Condenser subcooling ensures that there is a liquid seal at the condenser’s bottom so the liquid line or receiver will not be fed with vapors. This condition prevents any noncondensables, like refrigerant vapor or air, from leaving the condenser’s bottom and entering the receiver or liquid line. On systems without receivers, condenser subcooling can be an indicator of how much refrigerant charge is in a system. See the manufacturer’s specifications for condenser subcooling amounts when charging a system using these criteria.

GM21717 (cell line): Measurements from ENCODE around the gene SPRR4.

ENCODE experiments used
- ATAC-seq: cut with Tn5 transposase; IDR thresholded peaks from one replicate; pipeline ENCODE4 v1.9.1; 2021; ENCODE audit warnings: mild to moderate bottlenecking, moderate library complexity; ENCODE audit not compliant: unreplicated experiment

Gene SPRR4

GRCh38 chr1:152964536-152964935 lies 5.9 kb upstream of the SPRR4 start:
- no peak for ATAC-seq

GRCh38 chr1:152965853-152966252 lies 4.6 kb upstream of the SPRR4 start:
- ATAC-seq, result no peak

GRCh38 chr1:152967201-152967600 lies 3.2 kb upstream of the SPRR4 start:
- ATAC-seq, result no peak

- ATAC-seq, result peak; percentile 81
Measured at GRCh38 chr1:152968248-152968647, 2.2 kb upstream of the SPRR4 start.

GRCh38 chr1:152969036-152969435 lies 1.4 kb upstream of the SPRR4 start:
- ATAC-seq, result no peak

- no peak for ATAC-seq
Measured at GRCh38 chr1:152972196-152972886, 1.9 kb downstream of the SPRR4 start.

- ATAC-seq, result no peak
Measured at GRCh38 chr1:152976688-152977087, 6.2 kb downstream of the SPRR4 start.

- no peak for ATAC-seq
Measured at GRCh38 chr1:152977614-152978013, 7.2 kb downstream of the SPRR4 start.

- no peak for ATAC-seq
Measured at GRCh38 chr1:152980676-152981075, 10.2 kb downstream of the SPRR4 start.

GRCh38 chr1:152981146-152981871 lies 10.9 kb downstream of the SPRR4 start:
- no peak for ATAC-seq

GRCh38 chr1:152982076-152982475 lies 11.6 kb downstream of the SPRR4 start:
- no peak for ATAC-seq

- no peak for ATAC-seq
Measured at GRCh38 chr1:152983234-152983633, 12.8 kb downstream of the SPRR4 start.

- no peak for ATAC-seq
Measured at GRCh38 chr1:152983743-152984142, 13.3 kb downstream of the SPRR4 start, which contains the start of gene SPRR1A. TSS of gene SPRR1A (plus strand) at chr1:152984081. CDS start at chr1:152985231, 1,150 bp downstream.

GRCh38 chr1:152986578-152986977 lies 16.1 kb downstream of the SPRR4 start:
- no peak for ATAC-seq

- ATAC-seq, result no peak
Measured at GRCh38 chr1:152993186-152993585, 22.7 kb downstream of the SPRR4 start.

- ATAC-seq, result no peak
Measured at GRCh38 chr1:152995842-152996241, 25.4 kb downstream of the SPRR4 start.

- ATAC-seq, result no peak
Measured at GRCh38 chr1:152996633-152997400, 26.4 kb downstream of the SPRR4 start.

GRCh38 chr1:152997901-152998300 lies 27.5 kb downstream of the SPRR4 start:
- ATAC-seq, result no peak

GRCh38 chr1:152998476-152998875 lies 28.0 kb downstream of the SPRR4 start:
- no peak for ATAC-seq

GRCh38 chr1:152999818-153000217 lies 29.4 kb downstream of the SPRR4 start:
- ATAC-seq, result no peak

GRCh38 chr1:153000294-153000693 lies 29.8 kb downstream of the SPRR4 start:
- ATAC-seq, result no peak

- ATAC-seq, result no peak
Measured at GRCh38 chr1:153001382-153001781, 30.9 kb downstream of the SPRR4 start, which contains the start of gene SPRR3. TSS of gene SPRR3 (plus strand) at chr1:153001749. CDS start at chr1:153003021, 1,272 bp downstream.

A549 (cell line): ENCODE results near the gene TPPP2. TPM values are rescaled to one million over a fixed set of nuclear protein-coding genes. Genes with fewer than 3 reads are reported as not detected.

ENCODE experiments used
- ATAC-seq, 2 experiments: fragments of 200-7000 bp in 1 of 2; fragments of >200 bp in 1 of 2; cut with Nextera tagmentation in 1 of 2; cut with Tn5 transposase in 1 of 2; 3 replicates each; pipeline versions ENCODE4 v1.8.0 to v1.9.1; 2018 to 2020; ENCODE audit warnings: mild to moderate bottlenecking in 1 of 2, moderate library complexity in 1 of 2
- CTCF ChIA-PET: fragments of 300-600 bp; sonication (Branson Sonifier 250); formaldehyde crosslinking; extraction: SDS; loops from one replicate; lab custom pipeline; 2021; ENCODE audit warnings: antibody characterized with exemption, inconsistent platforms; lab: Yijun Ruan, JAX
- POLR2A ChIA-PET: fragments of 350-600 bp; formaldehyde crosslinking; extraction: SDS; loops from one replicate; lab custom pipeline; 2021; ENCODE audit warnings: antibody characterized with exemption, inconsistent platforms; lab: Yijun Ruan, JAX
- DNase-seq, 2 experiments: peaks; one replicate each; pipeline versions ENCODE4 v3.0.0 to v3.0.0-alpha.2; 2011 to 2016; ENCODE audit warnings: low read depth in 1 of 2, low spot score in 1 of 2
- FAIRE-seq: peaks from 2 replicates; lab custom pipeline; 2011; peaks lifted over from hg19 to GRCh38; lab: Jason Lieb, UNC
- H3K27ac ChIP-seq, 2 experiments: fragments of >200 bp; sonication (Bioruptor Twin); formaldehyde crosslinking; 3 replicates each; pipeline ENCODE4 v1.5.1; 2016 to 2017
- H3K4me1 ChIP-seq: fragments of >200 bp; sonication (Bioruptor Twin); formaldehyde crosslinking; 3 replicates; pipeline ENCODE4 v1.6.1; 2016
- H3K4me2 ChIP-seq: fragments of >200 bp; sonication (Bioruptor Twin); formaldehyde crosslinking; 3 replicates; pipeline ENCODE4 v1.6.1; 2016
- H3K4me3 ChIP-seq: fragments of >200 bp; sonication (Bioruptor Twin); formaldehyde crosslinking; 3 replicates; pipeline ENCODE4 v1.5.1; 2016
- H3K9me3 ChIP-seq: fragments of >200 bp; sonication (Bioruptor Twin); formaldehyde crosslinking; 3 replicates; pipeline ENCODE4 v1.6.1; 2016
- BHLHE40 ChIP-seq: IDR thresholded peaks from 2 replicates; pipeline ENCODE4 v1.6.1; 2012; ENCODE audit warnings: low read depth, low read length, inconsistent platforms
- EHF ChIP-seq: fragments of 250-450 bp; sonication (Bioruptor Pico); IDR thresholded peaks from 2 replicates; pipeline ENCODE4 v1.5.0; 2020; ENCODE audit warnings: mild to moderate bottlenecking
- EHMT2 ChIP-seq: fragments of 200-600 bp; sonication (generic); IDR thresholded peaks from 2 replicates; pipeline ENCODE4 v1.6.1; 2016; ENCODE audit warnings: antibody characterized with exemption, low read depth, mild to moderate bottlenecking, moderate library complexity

Another important reason why condenser subcooling must be present is to prevent liquid line flash gas (vapor bubbles) from forming in the liquid line. Liquid line flash gas is primarily caused from pressure drop in the liquid line. Pressure drop in the liquid line can be caused from any restrictive device, including filter dryers, sight glasses, solenoid valves, shutoff valves, kinked or undersized liquid lines, large liquid line runs, and large vertical lift in the liquid line.